BORN IN NANAIMO, BRITISH COLUMBIA (NOT FAR from Vancouver), Diana Krall grew up in the western part of Canada and began studying the piano when she was four years old. By the time she was 15, she was playing jazz in a local restaurant/bar. One person who encouraged her interest in music was her father, a stride pianist with a vast knowledge of such Twenties and Thirties keyboard masters as Fats Waller, James P. Johnson, and Earl Hines. "I think Dad had every recording Fats Waller ever made," she says, "and I tried to learn as many as I could."
Krall was still a teenager when she was awarded a scholarship to the prestigious Berklee College of Music in Boston. After two years in Boston, she moved to Los Angeles, where she met her first jazz heavyweights, including John Clayton, pianist/singer Jimmy Rowles, and Ray Brown, the legendary bassist who served as her musical mentor (and played on Only Trust Your Heart). Krall had lived in Los Angeles for three years when she moved to Toronto, and it was a Canadian label that gave her a chance to record for the first time. In 1993, the Montreal-based Justin Time Records released her debut album, Stepping Out. In 1994, she signed with GRP and recorded Only Trust Your Heart, which featured Brown on bass and Stanley Turrentine on tenor saxophone and marked the beginning of her association with Tommy LiPuma (who has worked with everyone from Barbra Streisand to George Benson).
Since then, LiPuma has produced all of Krall's subsequent albums for GRP, Impulse!, and Verve, including All for You: A Dedication to the Nat "King" Cole Trio (1995), Love Scenes (1997), When I Look In Your Eyes (1998), The Look of Love (2001), and Live in Paris (2003). "That was the first time I had produced that many albums in a row for any artist," he says. "Diana and I have such a good chemistry between us -- it makes it easy. When one of us makes a suggestion, the other listens in earnest. We have tremendous respect for one another."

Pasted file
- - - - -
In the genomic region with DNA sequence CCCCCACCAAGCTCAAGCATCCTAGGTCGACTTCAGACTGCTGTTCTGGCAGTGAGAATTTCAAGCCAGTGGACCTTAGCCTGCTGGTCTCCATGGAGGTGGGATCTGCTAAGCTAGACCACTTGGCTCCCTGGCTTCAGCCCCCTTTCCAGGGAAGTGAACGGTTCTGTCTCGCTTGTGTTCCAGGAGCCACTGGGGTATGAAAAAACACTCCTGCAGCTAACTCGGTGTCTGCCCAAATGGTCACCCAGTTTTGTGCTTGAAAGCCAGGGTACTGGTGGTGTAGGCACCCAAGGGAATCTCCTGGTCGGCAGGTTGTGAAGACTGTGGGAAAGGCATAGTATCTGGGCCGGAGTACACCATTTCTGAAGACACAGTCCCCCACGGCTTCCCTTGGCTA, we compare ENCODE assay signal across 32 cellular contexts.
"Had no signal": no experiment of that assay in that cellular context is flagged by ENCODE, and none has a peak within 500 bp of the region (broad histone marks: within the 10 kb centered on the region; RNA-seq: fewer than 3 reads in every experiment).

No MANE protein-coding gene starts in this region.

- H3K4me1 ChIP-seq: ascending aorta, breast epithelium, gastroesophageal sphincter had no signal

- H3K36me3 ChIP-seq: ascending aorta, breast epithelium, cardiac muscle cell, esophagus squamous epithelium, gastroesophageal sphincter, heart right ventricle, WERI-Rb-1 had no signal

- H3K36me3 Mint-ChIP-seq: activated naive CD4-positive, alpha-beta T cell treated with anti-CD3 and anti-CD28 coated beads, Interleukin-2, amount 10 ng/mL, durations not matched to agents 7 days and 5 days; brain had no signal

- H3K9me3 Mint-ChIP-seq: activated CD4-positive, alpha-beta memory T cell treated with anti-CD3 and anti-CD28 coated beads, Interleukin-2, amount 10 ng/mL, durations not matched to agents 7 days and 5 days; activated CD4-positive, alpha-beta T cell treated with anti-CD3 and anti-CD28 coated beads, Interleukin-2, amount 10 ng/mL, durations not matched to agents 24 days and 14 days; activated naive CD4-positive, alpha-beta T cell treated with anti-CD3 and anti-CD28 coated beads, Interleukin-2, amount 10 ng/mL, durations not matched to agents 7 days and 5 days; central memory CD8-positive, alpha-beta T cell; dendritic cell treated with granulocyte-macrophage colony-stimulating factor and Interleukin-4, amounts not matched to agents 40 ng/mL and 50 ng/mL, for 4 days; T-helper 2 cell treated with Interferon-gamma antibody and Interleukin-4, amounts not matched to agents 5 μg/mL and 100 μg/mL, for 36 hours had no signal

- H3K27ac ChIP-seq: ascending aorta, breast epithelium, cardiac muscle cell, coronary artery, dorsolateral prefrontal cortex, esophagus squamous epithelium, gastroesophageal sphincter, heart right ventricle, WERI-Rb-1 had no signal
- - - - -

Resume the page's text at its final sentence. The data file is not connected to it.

Krall grew increasingly popular throughout the Nineties. Only Trust Your Heart, All for You, and Love Scenes all sold well, but the album that put her over the top commercially was When I Look in Your Eyes. In addition to spending 52 weeks in the #1 position on Billboard's jazz chart, When I Look in Your Eyes won GRAMMY®'s in two categories, Best Jazz Vocal Performance and Best Engineered Album, Non-Classical, and received a GRAMMY® nomination in the Album of the Year category-putting Krall in competition with Santana, the Backstreet Boys, the Dixie Chicks, and TLC.
Needless to say, it isn't every day that an acoustic-oriented jazz improviser finds herself competing with major rock, country, urban, and teen-pop stars for a GRAMMY® award. Nor is it every day that a jazz improviser becomes a major attraction at the Lilith Fair festival, founded by singer/songwriter Sarah McLachlan to spotlight female pop-rock and pop artists. But in 1998, Krall had no problem winning over a young, predominantly female audience more likely to be into Sheryl Crow or Alanis Morissette than Abbey Lincoln or Chris Connor.
When I Look in Your Eyes eventually went platinum in the United States (where it sold over one million units), double platinum in Canada, platinum in Portugal, and gold in France. It was a hard act to follow, but Krall's next album, The Look of Love, would also be an impressive seller. Released in September 2001, it entered the Billboard 200 at #9 and sold 95,000 copies in the U.S. alone in its first week.
"The thing about Diana is her musicianship," Al Schmitt said in an interview with the Los Angeles Times. "More than most singers, she knows what's right for her, and she knows how to make it happen musically."